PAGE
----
It’s worthy of note that the President spelled out dire consequences for failure to act promptly:
“But let there be no doubt -- the cost of inaction is greater. If we fail to act -- (applause) -- if we fail to act -- and you know this because you see it in your own individual practices -- if we fail to act, premiums will climb higher, benefits will erode further, the rolls of the uninsured will swell to include millions more Americans -- all of which will affect your practice.
“If we fail to act, one out of every five dollars we earn will be spent on health care within a decade. And in 30 years, it will be about one out of every three -- a trend that will mean lost jobs, lower take-home pay, shuttered businesses, and a lower standard of living for all Americans.
“And if we fail to act, federal spending on Medicaid and Medicare will grow over the coming decades by an amount almost equal to the amount our government currently spends on our nation's defense. It will, in fact, eventually grow larger than what our government spends on anything else today. It's a scenario that will swamp our federal and state budgets, and impose a vicious choice of either unprecedented tax hikes, or overwhelming deficits, or drastic cuts in our federal and state budgets.”
Dr. Tim Johnson, ABC’s Medical Editor and reporter, wrote an analysis of Obama’s speech (“11 Observations on Obama's Health Care Speech: A Closer Look at President Obama's Speech on Health Care Reform”) here.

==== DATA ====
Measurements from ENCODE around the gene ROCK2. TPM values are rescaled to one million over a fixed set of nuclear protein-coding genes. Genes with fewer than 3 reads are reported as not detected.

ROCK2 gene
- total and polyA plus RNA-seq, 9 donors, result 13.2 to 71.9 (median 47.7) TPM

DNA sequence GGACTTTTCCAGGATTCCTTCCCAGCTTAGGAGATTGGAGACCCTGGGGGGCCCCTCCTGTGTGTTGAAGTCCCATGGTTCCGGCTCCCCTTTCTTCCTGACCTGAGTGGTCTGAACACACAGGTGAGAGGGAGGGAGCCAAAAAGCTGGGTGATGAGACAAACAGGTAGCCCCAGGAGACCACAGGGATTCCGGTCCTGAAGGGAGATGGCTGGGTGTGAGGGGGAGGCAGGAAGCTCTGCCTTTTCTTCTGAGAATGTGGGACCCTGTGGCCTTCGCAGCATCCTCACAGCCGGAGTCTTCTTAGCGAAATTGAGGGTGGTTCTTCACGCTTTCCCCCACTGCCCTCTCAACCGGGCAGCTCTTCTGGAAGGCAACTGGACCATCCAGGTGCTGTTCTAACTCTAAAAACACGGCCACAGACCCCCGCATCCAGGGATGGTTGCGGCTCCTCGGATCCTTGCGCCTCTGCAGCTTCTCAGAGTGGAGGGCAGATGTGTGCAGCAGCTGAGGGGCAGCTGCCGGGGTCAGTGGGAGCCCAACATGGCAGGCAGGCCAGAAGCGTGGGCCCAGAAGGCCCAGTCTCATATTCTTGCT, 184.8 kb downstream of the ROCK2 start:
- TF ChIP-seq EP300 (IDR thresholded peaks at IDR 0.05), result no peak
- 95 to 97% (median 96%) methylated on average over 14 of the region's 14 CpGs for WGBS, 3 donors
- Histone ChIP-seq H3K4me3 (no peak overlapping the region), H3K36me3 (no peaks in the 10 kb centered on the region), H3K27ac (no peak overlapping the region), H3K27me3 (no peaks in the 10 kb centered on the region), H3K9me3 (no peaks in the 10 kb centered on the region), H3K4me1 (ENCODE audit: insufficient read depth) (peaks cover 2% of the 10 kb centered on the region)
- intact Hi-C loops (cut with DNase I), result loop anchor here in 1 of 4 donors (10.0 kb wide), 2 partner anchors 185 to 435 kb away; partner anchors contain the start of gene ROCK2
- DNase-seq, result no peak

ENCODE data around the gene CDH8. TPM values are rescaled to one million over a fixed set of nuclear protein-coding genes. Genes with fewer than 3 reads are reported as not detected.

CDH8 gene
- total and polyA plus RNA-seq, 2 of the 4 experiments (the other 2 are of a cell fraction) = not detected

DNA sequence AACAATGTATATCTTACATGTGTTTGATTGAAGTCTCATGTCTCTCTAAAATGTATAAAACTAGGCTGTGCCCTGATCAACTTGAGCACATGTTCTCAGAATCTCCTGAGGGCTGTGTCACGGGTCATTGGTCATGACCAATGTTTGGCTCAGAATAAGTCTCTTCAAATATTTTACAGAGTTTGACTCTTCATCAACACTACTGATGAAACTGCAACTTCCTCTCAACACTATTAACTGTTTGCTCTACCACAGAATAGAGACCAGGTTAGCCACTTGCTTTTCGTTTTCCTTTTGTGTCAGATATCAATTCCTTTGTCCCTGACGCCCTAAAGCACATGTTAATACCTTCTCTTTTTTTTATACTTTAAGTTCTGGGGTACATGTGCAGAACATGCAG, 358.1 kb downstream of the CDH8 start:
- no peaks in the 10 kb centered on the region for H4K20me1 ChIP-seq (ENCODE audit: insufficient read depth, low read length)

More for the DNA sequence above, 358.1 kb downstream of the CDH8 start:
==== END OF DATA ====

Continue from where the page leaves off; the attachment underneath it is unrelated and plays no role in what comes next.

Obama emphasized the importance of automating medical records (and the clumsy manual system of charts – which a lot of doctors and even specialists cling to really does lead to 30% more tests and costs in my own experience) and prevention. Johnson says “At this point, he ignored the fact that there is no evidence that prevention long term saves money -- e.g., we may get so good at it that everyone lives to 90 and gets Alzheimer's.” That sounds a bit tacky, even offensive. Well, you can live to be 100 or more and not get dementia if you live well enough – look at the “blue zones” presented on Oprah. It does seem that the highly individualistic values that we have don’t work to preserve the brain health of many people, who need socially integrated communities – although maybe “neo-nerds” (like me, or maybe our new president and his wife both) are building up enough brain reserve to protect themselves for decades; we just don’t know yet.
The crowning glory of Obama’s speech was “That is why we need to end the practice of denying coverage on the basis of preexisting conditions. The days of cherry-picking who to cover and who to deny -- those days are over." That led to a huge applause (and not the British polite “clapping”).